On a cold night in 1903, a dance was in progress at Schunk’s Hotel in Patchin when a fire broke out in the horse shed spread to the hotel. Over a hundred guests vacated the hall but some lost their overcoats and wraps, which caused considerable discomfort, as it was twenty degrees below zero. The hotel and the town hall across the road burned down, but this prompted Fred Frank to organize the first fire company, in North Boston. The Boston Fire Company was formed in the fall of 1908, and at a later date, a company was organized in Patchin. Beginning with old fashioned hand pumps these companies have repeatedly acquired improved equipment until today the town has three well equipped fire fighting organizations with a mutual aid arrangement.
Through the years, there have been many fires in Boston, but most of them have been confined to one or two buildings. In 1893, several buildings burned in the village of Boston, but the worst fire took place there on August 20 th , 1920. Fire started shortly after midnight in the Boston Garage, where the village fire pumper was temporarily housed. Being unable to save the pumper left the fireman to form a hopeless bucket brigade. Calls went out to nearby places and their fireman responded. A call to Buffalo brought a fire engine from there. A flood had washed out two bridges in the valley, but in spite of that, the run from Buffalo was made in thirty-five minutes and the engine pumped from the creek onto the fire. However it was too late to save five buildings: Boston Garage, the house of Charles Hund, the two story Grange Hall, Schmitt’s hotel, and the hotel of Jacob Michardzinski. The loss was estimated at $30,000.
The Buffalo and Susquehanna Railroad
In 1903, construction was started on a railroad through the Boston Valley. A steam shovel, donkey engines, and dump cars were brought in to make the cuts and fills to form a roadbed along the eastern hillside. Building a trestle across the gullies made most of the fills and dumping earth from them but at Landon Brook, south of Boston Village, the gully was so deep that cables were stretched across and tracks laid on them instead of building a trestle.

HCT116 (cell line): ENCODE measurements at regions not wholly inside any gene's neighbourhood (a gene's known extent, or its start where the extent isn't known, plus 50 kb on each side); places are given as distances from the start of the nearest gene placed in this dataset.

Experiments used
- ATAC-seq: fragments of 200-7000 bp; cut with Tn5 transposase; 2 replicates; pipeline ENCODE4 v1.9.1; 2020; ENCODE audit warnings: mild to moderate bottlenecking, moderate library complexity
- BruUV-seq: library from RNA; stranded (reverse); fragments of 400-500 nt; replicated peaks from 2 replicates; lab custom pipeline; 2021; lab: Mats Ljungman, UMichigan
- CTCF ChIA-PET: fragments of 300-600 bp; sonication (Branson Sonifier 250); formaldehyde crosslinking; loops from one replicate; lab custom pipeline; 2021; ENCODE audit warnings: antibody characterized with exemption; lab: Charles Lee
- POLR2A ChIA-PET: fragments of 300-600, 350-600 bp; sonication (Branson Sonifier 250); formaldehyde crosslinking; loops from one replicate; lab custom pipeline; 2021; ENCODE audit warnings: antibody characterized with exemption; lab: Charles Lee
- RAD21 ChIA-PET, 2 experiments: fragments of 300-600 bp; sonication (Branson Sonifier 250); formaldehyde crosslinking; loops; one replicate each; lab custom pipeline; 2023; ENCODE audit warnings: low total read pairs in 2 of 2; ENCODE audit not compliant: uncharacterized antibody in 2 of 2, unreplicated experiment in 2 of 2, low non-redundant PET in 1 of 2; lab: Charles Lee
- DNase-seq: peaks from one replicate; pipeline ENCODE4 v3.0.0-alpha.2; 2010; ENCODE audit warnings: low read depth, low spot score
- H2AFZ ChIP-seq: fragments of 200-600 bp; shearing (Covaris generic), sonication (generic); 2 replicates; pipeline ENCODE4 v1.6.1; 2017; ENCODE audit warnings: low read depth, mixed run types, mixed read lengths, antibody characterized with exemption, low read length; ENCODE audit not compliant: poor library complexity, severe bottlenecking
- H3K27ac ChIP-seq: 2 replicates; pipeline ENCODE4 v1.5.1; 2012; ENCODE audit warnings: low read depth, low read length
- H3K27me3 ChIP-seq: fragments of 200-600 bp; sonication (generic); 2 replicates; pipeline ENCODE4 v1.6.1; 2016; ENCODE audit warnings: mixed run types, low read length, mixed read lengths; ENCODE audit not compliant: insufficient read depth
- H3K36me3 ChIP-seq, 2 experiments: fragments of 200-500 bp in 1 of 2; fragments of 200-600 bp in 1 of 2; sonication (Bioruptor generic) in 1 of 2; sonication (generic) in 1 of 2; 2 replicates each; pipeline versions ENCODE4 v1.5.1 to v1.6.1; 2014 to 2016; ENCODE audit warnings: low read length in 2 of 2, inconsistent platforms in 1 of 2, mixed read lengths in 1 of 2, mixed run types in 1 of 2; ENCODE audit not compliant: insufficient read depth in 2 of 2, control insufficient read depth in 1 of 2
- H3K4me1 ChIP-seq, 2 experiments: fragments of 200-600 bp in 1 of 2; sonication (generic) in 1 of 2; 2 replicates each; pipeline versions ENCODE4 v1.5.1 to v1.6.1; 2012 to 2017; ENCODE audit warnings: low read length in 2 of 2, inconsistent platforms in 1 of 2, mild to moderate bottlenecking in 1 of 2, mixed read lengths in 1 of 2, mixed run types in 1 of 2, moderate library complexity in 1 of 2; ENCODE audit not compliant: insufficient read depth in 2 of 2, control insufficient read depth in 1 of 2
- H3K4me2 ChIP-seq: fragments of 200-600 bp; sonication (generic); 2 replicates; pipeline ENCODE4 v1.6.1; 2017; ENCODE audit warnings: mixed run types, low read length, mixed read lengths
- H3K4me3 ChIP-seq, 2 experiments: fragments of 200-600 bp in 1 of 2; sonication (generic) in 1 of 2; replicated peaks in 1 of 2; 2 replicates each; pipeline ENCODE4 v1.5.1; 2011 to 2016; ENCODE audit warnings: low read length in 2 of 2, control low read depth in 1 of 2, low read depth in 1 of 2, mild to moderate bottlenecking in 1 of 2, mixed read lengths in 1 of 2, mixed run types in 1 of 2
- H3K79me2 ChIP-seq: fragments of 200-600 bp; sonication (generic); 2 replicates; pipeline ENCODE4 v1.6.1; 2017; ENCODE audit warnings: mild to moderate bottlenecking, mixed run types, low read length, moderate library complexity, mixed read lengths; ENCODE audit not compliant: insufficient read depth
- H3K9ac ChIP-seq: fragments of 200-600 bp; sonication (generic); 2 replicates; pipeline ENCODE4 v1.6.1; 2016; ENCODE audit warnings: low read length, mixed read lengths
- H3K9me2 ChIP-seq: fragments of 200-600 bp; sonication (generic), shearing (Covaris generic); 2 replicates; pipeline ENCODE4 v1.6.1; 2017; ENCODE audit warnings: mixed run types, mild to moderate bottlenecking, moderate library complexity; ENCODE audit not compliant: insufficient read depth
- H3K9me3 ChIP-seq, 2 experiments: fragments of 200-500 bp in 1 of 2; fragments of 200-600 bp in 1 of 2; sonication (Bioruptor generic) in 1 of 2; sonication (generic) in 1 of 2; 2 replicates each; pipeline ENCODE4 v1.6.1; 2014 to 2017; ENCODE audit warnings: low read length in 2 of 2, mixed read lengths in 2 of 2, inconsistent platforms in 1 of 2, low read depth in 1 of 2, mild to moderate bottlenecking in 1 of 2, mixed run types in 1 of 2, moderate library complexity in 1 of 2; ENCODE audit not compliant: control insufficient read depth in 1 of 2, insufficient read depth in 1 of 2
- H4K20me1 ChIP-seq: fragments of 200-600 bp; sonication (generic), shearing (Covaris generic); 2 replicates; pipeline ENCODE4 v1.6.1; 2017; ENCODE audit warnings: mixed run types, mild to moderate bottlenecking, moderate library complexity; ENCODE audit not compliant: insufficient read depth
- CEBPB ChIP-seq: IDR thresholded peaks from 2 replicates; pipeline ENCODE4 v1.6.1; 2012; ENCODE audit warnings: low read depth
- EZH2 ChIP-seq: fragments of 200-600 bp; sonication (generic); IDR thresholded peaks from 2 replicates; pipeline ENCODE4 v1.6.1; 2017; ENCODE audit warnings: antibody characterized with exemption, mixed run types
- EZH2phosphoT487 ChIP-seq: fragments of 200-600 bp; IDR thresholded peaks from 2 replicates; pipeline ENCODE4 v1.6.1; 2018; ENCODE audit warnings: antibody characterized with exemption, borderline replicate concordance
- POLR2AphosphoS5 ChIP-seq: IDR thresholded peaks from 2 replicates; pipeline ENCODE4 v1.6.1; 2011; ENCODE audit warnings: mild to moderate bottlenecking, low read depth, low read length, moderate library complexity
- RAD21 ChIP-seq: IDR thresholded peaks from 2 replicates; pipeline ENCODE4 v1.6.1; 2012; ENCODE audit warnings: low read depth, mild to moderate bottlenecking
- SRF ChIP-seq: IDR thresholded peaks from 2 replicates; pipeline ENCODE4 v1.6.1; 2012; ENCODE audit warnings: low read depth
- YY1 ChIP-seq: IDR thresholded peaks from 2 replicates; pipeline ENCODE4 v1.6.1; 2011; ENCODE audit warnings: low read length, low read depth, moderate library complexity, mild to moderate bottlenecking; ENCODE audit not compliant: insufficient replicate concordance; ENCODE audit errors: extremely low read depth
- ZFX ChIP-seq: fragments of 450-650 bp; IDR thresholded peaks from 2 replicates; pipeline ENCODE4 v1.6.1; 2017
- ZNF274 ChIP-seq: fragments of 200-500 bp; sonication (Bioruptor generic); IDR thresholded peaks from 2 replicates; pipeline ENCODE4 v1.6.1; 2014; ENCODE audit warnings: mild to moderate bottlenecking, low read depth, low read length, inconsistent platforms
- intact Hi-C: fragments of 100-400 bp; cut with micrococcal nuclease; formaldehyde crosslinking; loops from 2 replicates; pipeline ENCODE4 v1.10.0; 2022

In 1906, people were delighted when the Goodyear brothers of Buffalo began operating the railroad from Buffalo to Wellsville. This railroad formed a connection between railroads, saw mills, and coal mines owned by the Goodyears in Pennsylvania, and their docks and steamships on the lakes. It was advertised as the scenic route and was busy with both passenger and freight traffic, but it lasted only ten years as the whole Goodyear empire began to crumble. In 1916, the tracks and bridges were sold as junk, at wartime prices, and later most of it was shipped to France but, it is said, part of it was sunk in the Atlantic by Germans submarines. The loss of the railroad was a dire blow to the prosperity shipping facilities to take its place.
The Boston Valley Telephone Company
When the railroad was being built in 1904, the contractor on this section wanted a telephone so that he would not have to drive to Hamburg each time he needed to contact his employer or order supplies. He interested Frank X. Weber, and together they visited the telephone companies in Hamburg and Buffalo but they were not willing to extend their lines as they did not think there would have enough subscribers to make a line pay. Frank X. Weber, Fred Frank and Jacob Broadbeck organized the Boston Valley Telephone Company and sold shares for $10, only one to a person. These men, with some help, set the poles and strung the wires. Mr. Corbit, the railroad contractor, was the first to have a telephone installed. It was planned to have one telephone each in North Boston, Patchin, and Boston, but by the time the line was finished, there were several subscribers. Eventually, there were seventeen lines extending as far as Colden, West Falls, New Oregon, and half way to Springville. In 1925, there were 342 telephones in operation, and 351 shares had been sold. This local company operated from 1905 to 1932 and paid an average dividend of more that 10%. On January 1 st , 1932 the Bell Telephone Company took over the lines after paying the stockholders $32,000. This local effort had paid off handsomely.
Rural Free Delivery
When in 1908 the rural free delivery of mail was started in Boston, Howard Owen began delivering mail with a horse and buggy. He continued his daily rounds until 1957, but in the later years he used an automobile. During World War II, he published a monthly booklet, the Boston Valley News, which he mailed to everyone who was in service from here. These booklets were much appreciated by the service men.
Boston Creamery and Grange
About 1909, the Boston Creamery Association opened a creamery, on the Boston Colden Road just off Route 219, to which many farmers brought their milk. This building has since been converted into a dwelling.